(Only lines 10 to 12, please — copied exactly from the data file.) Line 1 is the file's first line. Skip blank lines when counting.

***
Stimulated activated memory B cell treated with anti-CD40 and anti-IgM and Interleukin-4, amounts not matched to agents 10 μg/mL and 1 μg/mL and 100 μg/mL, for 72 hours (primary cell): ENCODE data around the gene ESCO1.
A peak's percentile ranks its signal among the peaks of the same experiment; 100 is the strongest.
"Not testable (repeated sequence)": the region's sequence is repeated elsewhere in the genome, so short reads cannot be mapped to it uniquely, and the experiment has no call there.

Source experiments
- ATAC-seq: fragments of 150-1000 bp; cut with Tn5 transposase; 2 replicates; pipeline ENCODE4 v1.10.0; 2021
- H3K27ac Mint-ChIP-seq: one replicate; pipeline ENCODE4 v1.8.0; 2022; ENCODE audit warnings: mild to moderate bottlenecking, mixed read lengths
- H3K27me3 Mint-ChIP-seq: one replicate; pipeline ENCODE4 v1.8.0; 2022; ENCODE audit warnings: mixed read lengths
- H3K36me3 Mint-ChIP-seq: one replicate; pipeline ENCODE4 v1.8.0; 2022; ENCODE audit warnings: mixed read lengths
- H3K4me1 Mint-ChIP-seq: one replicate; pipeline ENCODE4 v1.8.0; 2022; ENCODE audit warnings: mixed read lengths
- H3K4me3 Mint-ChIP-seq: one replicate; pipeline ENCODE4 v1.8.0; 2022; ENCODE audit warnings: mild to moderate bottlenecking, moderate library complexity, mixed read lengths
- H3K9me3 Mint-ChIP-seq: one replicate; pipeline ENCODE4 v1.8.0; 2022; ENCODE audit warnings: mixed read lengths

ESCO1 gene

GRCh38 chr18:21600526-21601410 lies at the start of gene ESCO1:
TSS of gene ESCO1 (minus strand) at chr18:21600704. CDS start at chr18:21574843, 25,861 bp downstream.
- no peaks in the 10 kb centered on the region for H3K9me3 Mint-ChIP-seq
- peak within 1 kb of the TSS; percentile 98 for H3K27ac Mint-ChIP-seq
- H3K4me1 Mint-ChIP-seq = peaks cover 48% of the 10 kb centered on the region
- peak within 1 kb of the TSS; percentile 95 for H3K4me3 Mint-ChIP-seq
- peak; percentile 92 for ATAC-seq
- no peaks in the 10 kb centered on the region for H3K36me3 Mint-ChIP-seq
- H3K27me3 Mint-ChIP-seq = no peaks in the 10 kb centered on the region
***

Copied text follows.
- H3K4me3 Mint-ChIP-seq: one replicate; pipeline ENCODE4 v1.8.0; 2022; ENCODE audit warnings: mild to moderate bottlenecking, moderate library complexity, mixed read lengths
- H3K9me3 Mint-ChIP-seq: one replicate; pipeline ENCODE4 v1.8.0; 2022; ENCODE audit warnings: mixed read lengths

ESCO1 gene